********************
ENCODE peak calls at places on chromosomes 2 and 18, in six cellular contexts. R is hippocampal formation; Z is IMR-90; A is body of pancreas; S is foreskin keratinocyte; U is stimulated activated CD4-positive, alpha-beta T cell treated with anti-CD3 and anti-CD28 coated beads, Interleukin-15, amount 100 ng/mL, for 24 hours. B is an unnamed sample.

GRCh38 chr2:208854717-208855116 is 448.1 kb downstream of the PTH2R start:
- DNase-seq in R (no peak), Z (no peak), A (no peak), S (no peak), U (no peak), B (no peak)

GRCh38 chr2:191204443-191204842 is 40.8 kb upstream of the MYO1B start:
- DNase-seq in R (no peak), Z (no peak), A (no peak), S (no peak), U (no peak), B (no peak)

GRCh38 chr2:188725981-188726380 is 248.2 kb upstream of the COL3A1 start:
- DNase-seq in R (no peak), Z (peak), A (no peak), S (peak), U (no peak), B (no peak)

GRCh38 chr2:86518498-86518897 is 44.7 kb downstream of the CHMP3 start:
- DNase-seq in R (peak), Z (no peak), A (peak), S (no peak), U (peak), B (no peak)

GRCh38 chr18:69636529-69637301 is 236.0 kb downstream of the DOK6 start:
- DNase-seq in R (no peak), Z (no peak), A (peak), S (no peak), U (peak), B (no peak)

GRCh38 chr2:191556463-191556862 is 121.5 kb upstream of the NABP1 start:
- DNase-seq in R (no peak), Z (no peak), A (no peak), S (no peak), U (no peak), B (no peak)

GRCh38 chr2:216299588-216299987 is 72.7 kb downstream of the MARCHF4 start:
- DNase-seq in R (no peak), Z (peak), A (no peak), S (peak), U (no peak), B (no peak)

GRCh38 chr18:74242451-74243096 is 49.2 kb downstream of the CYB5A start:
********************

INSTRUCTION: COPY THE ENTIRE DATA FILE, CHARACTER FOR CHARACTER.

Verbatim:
ENCODE peak calls at places on chromosomes 2 and 18, in six cellular contexts. R is hippocampal formation; Z is IMR-90; A is body of pancreas; S is foreskin keratinocyte; U is stimulated activated CD4-positive, alpha-beta T cell treated with anti-CD3 and anti-CD28 coated beads, Interleukin-15, amount 100 ng/mL, for 24 hours. B is an unnamed sample.

GRCh38 chr2:208854717-208855116 is 448.1 kb downstream of the PTH2R start:
- DNase-seq in R (no peak), Z (no peak), A (no peak), S (no peak), U (no peak), B (no peak)

GRCh38 chr2:191204443-191204842 is 40.8 kb upstream of the MYO1B start:
- DNase-seq in R (no peak), Z (no peak), A (no peak), S (no peak), U (no peak), B (no peak)

GRCh38 chr2:188725981-188726380 is 248.2 kb upstream of the COL3A1 start:
- DNase-seq in R (no peak), Z (peak), A (no peak), S (peak), U (no peak), B (no peak)

GRCh38 chr2:86518498-86518897 is 44.7 kb downstream of the CHMP3 start:
- DNase-seq in R (peak), Z (no peak), A (peak), S (no peak), U (peak), B (no peak)

GRCh38 chr18:69636529-69637301 is 236.0 kb downstream of the DOK6 start:
- DNase-seq in R (no peak), Z (no peak), A (peak), S (no peak), U (peak), B (no peak)

GRCh38 chr2:191556463-191556862 is 121.5 kb upstream of the NABP1 start:
- DNase-seq in R (no peak), Z (no peak), A (no peak), S (no peak), U (no peak), B (no peak)

GRCh38 chr2:216299588-216299987 is 72.7 kb downstream of the MARCHF4 start:
- DNase-seq in R (no peak), Z (peak), A (no peak), S (peak), U (no peak), B (no peak)

GRCh38 chr18:74242451-74243096 is 49.2 kb downstream of the CYB5A start: